Existing home sales have fallen to their lowest level since June 2020

Existing home sales fell 3.4 percent in May, at a seasonally consistent annual rate of 5.41 million. It has dropped sales momentum to its lowest level since June 2020 after the fourth consecutive monthly fall and the lockdown recession (see first chart). Sales are down 7.6 percent from a year ago.

Existing single-family home market sales, which accounted for about 89 percent of total existing home sales, fell 3.6 percent in May, reaching a seasonally consistent annual rate of 4.80 million (see first chart). Compared to a year ago, sales fell 7.7 percent. Single-family sales also fell for the fourth month in a row and were at their lowest level since June 2020.

In the single-family segment, sales declined in three of the four regions. Sales fell 6.0 percent in the west, 5.7 percent in the midwest and 2.7 percent in the south, the largest in terms of volume, while sales rose 1.8 in the north-east, the smallest in terms of volume. As measured a year ago, sales declined in four regions (-10.5 percent in the west, -9.5 percent in the northeast, -7.2 percent in the midwest, and -6.2 percent in the south).

Condo and co-op sales fell 1.6 percent for the month, dropping sales at an annual rate of 620,000 vs. 620,000 in April (see first chart). A year ago, condo and co-op sales were down 15.3 percent and were at their lowest pace since July 2020.

Condo and co-op sales were lower in one region in May, down 3.4 percent in the south and unchanged in the other three regions. Since a year ago, sales have declined in four regions (-22.6 percent in the south, -11.1 percent in the Midwest, -8.3 percent in the Northeast, and -6.7 percent in the West).

Total inventory of existing homes for sale rose 12.6 percent to 1.16 million in May, with monthly supplies (12 divided by annual sales rate) dropping 0.4 months to 2.6, the highest but still lower historical comparison since August 2021.

For the single-family segment, inventory grew 13.2 percent to 1.03 million per month (see second chart) but 1.0 percent lower than the May 2021 level. Monthly supply was 2.6, up from 2.2 in the previous month, the highest since September 2020 (see third chart).

Condo and co-op inventory rose 7.3 percent to 132,000 (see second chart), pushing the month’s supply from 2.4 to 2.6 in April. Monthly supply is still 10.3 percent below May 2021 but has risen for four consecutive months (see Chart 3).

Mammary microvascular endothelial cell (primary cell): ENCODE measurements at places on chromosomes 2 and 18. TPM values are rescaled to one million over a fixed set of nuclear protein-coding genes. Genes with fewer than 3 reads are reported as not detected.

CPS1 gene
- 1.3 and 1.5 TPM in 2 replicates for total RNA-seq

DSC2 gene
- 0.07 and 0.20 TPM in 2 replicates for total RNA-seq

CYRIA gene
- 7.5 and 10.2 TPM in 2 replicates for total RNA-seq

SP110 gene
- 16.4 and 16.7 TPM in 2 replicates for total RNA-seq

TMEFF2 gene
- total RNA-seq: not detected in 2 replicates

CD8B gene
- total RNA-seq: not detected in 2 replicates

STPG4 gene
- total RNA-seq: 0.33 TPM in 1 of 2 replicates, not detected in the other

The median selling price of an existing home in May was $ 407,600, up 14.8 percent from a year earlier. For the sale of existing single-family homes in May, the price was $ 414,200, a 14.6 percent increase over last year and a record high (see Chart 4). The median price of a condo / co-op was $ 355,700, 14.8 percent above May 2021 and a record high. At the same time, mortgage rates have risen recently, reaching 5.78 percent in mid-June (see Chart 4).

The combination of record-high home prices and sharply high mortgage rates has reduced housing purchasing power. The Housing Affordability Index of the National Association of Realtors measures whether an average household can qualify for a mortgage loan on an ordinary home. A typical home is defined as the national middle-value, existing single-family home, calculated by the NAR. The average family is defined as a middle-income earner, according to a report by the U.S. Bureau of the Census. A value of 100 means that a family with a middle income has enough income to qualify for a mortgage on a middle-class home. An index above 100 indicates that a middle-income household holds a 20% down payment, more than enough income to qualify for a mid-value home mortgage loan. As of April, the index stands at 109.2, the lowest since July 2007 (see Fifth Chart).

Housing could be under intense pressure as record-high prices and the recent rise in mortgage rates reduce purchasing power and push more buyers out of the market.

Robert Hughes

Bob Hughes

Robert Hughes joined AIER in 2013 for over 25 years researching economic and financial markets on Wall Street. Bob previously headed Brown Brothers Harriman’s Global Equity Strategy, where he developed an equity investment strategy that combines top-down macro analysis with bottom-up fundamentals.

Prior to BBH, Bob was a senior equity strategist at State Street Global Markets, a senior economic strategist at Prudential Equity Group, and a senior economist at Citicorp Investment Services and a financial markets analyst. Bob holds an MA in Economics from Fordham University and a BS in Business from Lehigh University.

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